Friday, Aug 24, 2018

How Close Are You?

Living in Ecuador requires a relaxed attitude about how close other people are to you. I’m not talking about relationships, like how close you are to your family and friends. This isn’t an issue about how far you are from your family and friends now that you live in Ecuador. What I am referring to though is how close in proximity people are to you. It is a conversation about personal space.

Personal space becomes especially apparent here when standing in “lines”, or traveling on buses. More often than not while standing in line I can feel the breath of the person behind me on my neck, usually I can feel them making contact with me on some part of my body. On the bus I find my self shoulder to shoulder, or thigh to thigh, or butt to back, you name it, it happens on the bus. This different sense of personal space is such a curiosity to me, coming from the US where personal space is king. 

Think about being in the middle seat of the airplane. Do you like it, or are thinking “Gawd…please don’t touch me.” On the rare occasion I ended up in the middle seat, my personal space OCD used to kick in. As it is now, I don’t care any more…or at least I usually don’t. I have chosen to view the contact as humanity in all its warmth, colors, smells, and textures. It is actually incredibly cool now to me.

My Personal Space Shrinks

I became aware the other day on the bus of just how desensitized I have become to this. I was riding home from Montanita to San Jose. When I got on the bus I sat in the first seat next to the window. I was looking out the window lost in my thoughts as we came into and through Olon. After a bit I felt a body next to mine. I turned and a mom, with her small daughter in her lap, were sitting next to me. The kid’s leg was on mine and the mom’s shoulder was butted up against my shoulder. I could not tell you when this happened. Right then and there I decided I have experienced a shift in my own personal space awareness since moving here.

The most extreme example of no-boundary-personal-space was when I traveled on the bus to Peru. I was in the aisle seat. Side note: I still do choose the aisle seat because I can’t always control when my personal space OCD flares up. I need at least a chance of escaping a too-much-for-me situation when it does. Anyway, this women sits in the seat next to me on this 9 hour, middle of the night, bus ride.

After the movie finished, it is about midnight and everyone is starting to fall asleep, including the woman next to me. It wasn’t long before she turned to her left and is now sleeping on her side. The next thing I know, her more-than-generous backside is pressed up against my lower left side and thigh. I mean…this is where my wife would be. Personal space! And even though I was in the aisle, there was no place to go. Should I spoon? Geesh.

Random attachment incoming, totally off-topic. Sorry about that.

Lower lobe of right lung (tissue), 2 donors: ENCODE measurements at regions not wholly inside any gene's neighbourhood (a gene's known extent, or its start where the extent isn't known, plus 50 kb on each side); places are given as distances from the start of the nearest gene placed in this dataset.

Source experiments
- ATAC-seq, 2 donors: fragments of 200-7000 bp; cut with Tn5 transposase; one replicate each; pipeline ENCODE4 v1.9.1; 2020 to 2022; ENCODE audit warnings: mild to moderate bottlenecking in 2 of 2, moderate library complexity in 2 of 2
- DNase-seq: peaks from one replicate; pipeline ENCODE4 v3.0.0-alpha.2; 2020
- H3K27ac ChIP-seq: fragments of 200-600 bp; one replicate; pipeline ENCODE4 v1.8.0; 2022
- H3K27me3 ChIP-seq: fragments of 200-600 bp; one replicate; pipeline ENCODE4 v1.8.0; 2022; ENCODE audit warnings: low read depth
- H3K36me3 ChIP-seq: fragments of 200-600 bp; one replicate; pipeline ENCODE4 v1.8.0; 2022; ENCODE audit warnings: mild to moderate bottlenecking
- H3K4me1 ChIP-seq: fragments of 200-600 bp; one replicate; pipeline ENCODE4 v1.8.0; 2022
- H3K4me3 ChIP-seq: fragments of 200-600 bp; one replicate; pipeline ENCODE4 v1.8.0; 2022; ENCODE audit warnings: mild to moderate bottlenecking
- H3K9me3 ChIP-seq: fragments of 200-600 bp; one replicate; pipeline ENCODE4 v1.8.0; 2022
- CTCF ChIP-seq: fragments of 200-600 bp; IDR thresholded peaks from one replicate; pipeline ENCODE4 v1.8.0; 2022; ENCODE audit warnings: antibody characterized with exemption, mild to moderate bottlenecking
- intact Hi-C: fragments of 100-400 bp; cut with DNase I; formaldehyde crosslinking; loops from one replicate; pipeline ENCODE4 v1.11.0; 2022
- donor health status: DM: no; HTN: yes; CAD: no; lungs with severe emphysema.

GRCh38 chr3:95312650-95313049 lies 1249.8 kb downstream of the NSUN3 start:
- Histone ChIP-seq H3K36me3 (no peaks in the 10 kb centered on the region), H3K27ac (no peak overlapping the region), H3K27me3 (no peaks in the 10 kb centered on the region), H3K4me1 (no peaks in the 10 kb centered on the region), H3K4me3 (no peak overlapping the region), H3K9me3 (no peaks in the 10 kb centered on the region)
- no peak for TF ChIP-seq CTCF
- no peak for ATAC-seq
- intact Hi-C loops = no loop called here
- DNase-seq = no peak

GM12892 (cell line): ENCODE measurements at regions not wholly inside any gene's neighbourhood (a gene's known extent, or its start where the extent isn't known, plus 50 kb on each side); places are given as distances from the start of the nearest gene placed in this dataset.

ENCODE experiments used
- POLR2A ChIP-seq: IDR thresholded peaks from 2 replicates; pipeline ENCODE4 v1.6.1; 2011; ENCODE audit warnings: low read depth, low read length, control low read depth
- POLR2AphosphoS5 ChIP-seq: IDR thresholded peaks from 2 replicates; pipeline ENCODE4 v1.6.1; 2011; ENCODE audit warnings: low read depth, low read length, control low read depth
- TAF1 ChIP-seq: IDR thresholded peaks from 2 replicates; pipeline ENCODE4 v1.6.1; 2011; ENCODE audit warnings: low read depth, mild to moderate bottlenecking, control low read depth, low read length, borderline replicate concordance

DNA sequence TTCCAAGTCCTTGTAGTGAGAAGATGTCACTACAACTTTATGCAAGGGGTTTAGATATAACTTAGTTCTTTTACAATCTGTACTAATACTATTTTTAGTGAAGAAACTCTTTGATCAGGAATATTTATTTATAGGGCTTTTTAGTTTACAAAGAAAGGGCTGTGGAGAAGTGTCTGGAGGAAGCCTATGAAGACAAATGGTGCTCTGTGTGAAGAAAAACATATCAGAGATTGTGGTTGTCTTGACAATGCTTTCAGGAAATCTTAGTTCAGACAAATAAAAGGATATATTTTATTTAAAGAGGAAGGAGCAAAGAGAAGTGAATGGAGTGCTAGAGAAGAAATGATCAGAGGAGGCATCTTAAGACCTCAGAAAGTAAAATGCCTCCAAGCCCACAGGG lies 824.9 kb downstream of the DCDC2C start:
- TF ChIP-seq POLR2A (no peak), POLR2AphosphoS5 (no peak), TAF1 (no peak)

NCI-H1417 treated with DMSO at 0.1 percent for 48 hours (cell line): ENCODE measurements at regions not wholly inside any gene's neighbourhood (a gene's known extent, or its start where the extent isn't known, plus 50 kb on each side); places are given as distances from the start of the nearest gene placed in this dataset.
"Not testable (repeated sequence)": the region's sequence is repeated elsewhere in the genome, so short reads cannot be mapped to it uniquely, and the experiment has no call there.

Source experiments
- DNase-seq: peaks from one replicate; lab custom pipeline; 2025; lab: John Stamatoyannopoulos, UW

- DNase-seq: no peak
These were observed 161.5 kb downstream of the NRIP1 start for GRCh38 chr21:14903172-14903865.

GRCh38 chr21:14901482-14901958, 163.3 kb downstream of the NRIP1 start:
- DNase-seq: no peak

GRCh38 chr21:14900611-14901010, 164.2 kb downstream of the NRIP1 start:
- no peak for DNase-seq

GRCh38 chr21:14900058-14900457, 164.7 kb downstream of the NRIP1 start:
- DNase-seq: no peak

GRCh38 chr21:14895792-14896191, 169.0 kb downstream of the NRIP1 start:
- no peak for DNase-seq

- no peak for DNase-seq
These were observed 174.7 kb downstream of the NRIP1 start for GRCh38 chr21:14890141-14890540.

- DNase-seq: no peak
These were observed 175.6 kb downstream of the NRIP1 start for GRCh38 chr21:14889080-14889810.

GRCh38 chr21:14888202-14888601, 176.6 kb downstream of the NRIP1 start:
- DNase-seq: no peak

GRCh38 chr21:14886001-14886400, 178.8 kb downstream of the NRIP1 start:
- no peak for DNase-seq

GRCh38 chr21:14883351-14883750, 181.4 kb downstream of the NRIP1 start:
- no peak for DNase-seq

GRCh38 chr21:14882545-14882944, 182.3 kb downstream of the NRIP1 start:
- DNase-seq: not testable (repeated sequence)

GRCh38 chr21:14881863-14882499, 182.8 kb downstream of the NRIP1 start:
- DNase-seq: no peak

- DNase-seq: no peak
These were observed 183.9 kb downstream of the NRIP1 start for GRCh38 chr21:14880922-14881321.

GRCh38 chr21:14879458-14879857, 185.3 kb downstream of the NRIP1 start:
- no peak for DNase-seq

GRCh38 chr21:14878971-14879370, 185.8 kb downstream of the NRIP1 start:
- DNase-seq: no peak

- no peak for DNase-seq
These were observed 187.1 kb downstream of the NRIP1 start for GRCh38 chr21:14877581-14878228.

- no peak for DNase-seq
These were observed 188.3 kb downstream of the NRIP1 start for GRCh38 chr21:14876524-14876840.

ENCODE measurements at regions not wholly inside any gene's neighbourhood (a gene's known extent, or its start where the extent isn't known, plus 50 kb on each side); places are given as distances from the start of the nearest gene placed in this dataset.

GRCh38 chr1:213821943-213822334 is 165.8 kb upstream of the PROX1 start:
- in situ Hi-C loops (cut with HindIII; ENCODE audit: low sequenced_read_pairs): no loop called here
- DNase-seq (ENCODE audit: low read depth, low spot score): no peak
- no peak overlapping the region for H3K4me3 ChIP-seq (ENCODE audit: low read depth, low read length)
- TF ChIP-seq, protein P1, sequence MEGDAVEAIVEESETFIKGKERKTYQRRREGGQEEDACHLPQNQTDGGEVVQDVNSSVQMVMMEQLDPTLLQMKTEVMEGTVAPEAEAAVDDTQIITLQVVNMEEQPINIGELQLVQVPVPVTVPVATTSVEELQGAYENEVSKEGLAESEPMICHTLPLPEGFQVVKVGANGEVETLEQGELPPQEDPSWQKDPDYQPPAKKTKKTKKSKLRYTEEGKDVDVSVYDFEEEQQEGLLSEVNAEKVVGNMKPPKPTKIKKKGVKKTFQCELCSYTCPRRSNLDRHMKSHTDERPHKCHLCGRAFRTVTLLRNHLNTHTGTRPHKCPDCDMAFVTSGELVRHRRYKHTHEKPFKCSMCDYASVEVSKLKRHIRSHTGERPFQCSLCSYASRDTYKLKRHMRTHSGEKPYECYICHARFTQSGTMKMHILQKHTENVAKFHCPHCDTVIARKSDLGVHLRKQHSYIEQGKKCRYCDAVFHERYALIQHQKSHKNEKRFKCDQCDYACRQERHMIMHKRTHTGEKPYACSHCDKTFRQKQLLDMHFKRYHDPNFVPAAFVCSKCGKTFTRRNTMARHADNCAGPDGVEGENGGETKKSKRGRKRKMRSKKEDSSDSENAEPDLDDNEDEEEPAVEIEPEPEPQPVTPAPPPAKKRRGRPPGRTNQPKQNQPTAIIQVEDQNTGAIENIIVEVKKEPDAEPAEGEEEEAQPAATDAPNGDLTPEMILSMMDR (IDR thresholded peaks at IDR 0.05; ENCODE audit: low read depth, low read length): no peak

Your Bus Seat Is Only An Illusion

personal spaceA bus ride from Olon to Montanita often involves a stop at the school where on any given day upwards of 50 kids will pile into an already full bus. They bus driver tells them to keep moving to the back until the seats as well as the aisle are packed tight. How tight you ask? When the door closes, kids are sitting on my shoulder or have their armpit over my head. I feel like I’m inside a Pillsbury pop and fresh dough cylinder that’s sat at room temperature for too long and ready to pop. Let me out!


Knowing this school pick-up happens regularly does require planning. If I am anywhere but in the first two rows of the bus when it pulls up to the school, I have to get up and move as close to the front door as I possibly can. When the bus arrives in Montanita this river of children will not be flowing out the door. Their stops happen later. 

And like a salmon fighting for his life swimming upstream, it is a literal swim through an aisle of children with bulky backpacks, suckers, and even ice cream in hand to make it out the bus door before it takes off again. It is not a swim for the timid or weak.  

What Do We Really Control?

Dealing with this everyday living here has been good for me. It is chaotic, messy, and often out of my control. When I think about it, how much control do we really have? We are just a bunch of humans living on this blue orb spinning in an infinite space. Maybe we aren’t so big and important to get offended or outraged when another human being invades OUR personal space.

Living here and having these experiences helps remind me of this. I have the freedom to choose to be present, stay curious, and observe myself and others in our dance of humanity. And what a dance it is.